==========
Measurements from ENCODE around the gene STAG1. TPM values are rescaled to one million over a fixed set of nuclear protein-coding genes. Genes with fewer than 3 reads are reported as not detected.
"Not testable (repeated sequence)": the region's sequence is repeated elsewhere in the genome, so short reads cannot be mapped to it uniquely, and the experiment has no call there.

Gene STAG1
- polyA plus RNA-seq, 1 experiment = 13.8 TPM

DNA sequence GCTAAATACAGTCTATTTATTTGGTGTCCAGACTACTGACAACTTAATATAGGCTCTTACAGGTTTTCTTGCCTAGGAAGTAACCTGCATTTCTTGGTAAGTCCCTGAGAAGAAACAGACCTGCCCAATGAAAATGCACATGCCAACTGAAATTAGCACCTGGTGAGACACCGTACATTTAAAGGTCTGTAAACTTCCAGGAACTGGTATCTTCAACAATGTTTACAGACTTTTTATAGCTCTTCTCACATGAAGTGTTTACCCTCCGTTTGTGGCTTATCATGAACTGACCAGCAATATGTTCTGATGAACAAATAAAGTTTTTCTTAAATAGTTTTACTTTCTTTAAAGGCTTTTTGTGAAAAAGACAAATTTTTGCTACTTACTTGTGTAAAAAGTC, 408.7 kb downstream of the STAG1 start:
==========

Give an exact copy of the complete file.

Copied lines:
Measurements from ENCODE around the gene STAG1. TPM values are rescaled to one million over a fixed set of nuclear protein-coding genes. Genes with fewer than 3 reads are reported as not detected.
"Not testable (repeated sequence)": the region's sequence is repeated elsewhere in the genome, so short reads cannot be mapped to it uniquely, and the experiment has no call there.

Gene STAG1
- polyA plus RNA-seq, 1 experiment = 13.8 TPM

DNA sequence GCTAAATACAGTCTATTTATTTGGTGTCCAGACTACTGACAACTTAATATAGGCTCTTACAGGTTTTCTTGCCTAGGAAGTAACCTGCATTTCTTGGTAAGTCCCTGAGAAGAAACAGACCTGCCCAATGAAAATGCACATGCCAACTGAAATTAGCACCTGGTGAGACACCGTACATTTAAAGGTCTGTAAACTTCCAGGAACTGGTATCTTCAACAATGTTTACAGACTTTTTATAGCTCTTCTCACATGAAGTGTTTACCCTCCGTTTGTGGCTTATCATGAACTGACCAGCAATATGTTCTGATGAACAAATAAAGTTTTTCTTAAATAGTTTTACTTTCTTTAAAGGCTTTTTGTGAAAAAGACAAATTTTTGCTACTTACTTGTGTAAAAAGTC, 408.7 kb downstream of the STAG1 start: